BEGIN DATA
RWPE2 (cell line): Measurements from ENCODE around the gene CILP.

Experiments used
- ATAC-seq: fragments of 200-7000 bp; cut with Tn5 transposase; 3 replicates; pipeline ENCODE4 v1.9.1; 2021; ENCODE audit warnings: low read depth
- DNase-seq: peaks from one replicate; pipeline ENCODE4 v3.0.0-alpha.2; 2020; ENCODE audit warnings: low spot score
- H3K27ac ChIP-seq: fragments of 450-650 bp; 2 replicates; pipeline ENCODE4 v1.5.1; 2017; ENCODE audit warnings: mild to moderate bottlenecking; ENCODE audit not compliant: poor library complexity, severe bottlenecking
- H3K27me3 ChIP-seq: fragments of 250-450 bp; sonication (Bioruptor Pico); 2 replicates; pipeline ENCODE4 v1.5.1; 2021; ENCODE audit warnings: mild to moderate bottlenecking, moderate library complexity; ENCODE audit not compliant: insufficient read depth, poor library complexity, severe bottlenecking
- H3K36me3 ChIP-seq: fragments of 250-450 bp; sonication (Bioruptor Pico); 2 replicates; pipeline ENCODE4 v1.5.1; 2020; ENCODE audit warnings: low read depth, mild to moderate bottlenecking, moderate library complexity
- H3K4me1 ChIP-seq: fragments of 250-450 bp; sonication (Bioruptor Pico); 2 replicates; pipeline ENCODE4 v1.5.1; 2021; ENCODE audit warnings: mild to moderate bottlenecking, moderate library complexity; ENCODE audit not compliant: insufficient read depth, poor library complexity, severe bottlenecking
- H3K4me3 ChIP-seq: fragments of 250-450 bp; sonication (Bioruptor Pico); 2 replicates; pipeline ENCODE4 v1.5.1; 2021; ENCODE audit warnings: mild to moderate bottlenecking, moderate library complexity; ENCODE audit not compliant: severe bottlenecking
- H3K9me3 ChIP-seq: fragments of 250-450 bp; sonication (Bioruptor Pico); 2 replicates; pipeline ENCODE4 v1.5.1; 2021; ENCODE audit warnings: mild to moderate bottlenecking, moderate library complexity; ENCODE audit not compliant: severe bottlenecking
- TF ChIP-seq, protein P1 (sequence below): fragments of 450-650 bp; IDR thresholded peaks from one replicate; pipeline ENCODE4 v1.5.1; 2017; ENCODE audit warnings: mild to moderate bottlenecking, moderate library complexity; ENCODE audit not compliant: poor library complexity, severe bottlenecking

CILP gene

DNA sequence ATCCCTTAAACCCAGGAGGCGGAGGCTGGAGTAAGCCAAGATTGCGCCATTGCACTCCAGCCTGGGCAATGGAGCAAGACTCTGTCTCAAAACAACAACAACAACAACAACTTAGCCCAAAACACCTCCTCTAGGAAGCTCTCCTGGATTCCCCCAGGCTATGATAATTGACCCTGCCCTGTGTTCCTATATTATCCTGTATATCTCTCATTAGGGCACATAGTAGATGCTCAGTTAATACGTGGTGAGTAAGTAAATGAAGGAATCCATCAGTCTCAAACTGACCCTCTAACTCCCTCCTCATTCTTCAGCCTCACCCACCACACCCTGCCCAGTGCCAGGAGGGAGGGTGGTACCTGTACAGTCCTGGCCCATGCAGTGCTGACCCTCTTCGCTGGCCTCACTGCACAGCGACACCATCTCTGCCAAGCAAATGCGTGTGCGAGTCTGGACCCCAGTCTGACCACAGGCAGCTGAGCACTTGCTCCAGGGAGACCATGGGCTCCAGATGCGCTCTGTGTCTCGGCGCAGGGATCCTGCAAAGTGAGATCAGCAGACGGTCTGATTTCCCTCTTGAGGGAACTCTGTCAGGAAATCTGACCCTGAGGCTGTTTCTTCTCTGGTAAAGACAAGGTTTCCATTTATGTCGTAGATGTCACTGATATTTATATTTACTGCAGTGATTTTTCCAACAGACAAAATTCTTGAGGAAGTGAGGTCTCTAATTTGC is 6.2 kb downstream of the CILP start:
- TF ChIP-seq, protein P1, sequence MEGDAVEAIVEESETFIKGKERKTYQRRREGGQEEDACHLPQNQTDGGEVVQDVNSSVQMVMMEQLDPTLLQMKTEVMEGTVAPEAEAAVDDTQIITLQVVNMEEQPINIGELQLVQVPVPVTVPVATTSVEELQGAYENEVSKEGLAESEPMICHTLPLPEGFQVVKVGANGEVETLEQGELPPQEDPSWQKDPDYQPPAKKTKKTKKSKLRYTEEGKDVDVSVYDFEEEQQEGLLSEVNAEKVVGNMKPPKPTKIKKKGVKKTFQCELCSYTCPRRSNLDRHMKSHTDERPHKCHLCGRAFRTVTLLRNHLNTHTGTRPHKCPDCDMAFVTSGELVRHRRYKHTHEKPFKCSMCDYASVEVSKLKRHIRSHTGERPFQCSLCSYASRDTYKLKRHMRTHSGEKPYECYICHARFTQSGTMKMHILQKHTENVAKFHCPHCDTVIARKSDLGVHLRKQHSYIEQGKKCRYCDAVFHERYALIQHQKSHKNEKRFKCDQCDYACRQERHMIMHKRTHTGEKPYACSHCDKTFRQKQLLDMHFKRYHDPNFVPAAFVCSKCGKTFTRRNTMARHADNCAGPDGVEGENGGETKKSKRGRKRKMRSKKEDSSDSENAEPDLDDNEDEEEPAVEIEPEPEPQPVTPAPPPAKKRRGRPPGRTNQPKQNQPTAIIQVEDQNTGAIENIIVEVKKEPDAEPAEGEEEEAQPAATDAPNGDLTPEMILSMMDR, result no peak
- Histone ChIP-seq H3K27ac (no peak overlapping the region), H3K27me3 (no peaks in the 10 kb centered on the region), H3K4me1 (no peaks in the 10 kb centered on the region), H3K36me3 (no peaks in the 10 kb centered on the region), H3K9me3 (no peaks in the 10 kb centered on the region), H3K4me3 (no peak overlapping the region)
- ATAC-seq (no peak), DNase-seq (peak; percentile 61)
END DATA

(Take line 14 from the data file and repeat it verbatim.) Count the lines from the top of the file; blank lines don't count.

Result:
- TF ChIP-seq, protein P1, sequence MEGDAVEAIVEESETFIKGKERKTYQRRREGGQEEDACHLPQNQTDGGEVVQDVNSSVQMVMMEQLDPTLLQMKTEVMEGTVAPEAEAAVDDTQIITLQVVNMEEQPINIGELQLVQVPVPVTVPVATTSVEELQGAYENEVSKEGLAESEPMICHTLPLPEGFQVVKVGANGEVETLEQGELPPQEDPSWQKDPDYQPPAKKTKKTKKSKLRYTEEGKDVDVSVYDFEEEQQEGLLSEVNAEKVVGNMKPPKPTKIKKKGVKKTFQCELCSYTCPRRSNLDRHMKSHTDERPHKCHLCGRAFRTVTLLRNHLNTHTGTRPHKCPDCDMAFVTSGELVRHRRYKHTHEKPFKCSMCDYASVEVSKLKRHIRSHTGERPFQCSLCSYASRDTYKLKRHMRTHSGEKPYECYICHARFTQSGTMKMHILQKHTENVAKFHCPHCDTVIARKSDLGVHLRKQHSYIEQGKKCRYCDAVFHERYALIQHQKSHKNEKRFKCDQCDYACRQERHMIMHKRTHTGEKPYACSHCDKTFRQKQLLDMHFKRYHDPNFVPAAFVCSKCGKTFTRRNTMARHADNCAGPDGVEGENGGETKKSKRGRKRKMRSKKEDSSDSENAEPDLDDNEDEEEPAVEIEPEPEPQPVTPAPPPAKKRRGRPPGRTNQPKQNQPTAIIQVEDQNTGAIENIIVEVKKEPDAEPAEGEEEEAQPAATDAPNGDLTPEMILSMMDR, result no peak